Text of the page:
Services To Look For From A Property Management Firm

by Connor Pena

Allowing someone else to look after a rental property for you is a big commitment, so it's a good idea to make certain that all the right contractors will be involved in the process. In addition, it's best to take stock of the firm's practices regarding move-in and move-out inspections. Learning all you can about the services provided by a property management firm will help you feel more comfortable about handing over control to them, and will ensure any renters are well taken care of.

Basic Services

At the most basic level, a property management company should process rent payments, hold security deposits, maintain lease agreement records, and screen prospective tenants. There's little in the way of managing the property itself involved at this level, but your fee will also be relatively low compared to other service levels. In addition, the firm itself will act as a point of contact for tenants in the event that repairs become necessary, regardless of the cause.

If you choose this level of management, make sure you have some essential service providers on hand to deal with problems. The most important would be a general handyman for minor issues, a plumber, an electrician, an HVAC contractor, and a pest control specialist. Most of these you'll pay on a case by case basis, but depending on your state laws and your homeowner's insurance, you may be required to maintain a pest treatment on the property, which will need to be retreated annually, such as by All Seasons Pest Control.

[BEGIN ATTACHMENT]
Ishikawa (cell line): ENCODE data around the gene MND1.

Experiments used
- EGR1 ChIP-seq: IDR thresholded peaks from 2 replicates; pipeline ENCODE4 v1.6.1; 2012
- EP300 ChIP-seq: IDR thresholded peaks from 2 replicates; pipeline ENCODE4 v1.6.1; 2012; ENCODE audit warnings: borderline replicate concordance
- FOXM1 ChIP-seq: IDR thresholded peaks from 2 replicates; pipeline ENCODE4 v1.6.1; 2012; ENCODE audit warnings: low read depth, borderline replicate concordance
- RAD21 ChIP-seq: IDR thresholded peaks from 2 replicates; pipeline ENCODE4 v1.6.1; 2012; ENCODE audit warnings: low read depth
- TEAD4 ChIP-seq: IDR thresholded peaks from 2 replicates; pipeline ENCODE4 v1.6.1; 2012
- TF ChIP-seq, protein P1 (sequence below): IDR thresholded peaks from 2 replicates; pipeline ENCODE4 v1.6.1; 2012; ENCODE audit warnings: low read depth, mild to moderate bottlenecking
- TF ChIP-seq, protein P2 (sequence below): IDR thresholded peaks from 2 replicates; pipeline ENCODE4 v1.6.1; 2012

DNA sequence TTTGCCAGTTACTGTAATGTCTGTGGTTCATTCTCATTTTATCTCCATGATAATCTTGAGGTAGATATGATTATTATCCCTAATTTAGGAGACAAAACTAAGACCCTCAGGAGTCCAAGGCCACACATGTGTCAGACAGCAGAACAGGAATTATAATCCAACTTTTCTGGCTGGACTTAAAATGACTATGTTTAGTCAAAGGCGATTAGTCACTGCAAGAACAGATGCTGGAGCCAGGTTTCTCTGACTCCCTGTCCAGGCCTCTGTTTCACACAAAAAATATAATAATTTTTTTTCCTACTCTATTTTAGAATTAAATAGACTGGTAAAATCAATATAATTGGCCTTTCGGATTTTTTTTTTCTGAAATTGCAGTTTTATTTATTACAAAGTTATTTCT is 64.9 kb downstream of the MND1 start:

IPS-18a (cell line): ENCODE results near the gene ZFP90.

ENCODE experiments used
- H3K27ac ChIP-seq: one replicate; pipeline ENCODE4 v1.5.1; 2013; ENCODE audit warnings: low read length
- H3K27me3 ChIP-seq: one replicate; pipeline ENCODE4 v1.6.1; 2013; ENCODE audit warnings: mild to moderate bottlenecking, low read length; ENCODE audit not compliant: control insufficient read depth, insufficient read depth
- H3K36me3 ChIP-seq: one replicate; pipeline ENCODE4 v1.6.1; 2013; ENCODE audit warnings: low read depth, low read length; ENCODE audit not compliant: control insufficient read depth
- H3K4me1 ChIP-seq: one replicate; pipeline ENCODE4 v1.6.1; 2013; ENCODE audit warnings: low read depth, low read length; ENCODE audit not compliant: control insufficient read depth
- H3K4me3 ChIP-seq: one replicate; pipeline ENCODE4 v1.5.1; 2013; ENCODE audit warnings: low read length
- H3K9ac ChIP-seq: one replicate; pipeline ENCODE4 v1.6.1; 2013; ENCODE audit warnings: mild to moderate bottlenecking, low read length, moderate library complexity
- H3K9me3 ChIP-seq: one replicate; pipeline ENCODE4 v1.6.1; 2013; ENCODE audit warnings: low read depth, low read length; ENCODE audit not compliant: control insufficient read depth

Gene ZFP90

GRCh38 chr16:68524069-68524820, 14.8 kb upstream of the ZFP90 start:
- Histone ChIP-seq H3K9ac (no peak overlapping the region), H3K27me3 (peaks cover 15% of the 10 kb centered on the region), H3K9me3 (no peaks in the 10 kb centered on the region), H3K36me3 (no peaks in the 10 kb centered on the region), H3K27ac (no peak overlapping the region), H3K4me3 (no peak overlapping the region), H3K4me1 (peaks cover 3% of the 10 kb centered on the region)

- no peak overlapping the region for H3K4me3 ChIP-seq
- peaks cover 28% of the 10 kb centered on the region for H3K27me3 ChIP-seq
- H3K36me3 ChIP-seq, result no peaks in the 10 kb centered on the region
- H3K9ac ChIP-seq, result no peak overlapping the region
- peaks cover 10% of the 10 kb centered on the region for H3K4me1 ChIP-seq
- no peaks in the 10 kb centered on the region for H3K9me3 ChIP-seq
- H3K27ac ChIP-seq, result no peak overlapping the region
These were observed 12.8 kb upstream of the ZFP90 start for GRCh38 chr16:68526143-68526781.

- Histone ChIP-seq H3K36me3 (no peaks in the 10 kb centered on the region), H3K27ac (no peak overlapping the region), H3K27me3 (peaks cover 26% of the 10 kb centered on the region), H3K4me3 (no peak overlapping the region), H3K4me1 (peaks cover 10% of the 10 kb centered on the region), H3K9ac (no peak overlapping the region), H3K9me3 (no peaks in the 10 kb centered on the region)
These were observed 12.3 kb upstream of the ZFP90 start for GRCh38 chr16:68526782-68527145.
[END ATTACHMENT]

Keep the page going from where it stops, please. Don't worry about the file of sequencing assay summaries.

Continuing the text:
Full Service Management

You may lack the time to manage your rental property personally, or you may be too far away, either of which can make handing over control to a property management firm a more reasonable approach. This doesn't mean you should take a backseat; it just means you won't have to devote your attention to it on a regular basis. If you choose a more inclusive management option, make sure you're still involved in any repair decisions or changes that need to be made to the property.

Request photos of any damage being repaired, especially if you'll be the one footing the bill for it. If upgrades need to be made in order to keep the property up to code, make sure you know why, and find out the average cost of the update in question. Finally, don't just accept the word of the management team if there are concerns about pest infestations. Hire your own company and get a second opinion so that dry-rot and water damage don't get misdiagnosed as termite damage by a handyman who doesn't know better.

Owning a rental property is a great investment, and with the right property management approach, it will pay for itself over time. Whether you're directly involved, acting as a second party, or taking a more hands-off approach, make sure you're doing all you can to protect your interests and your tenants.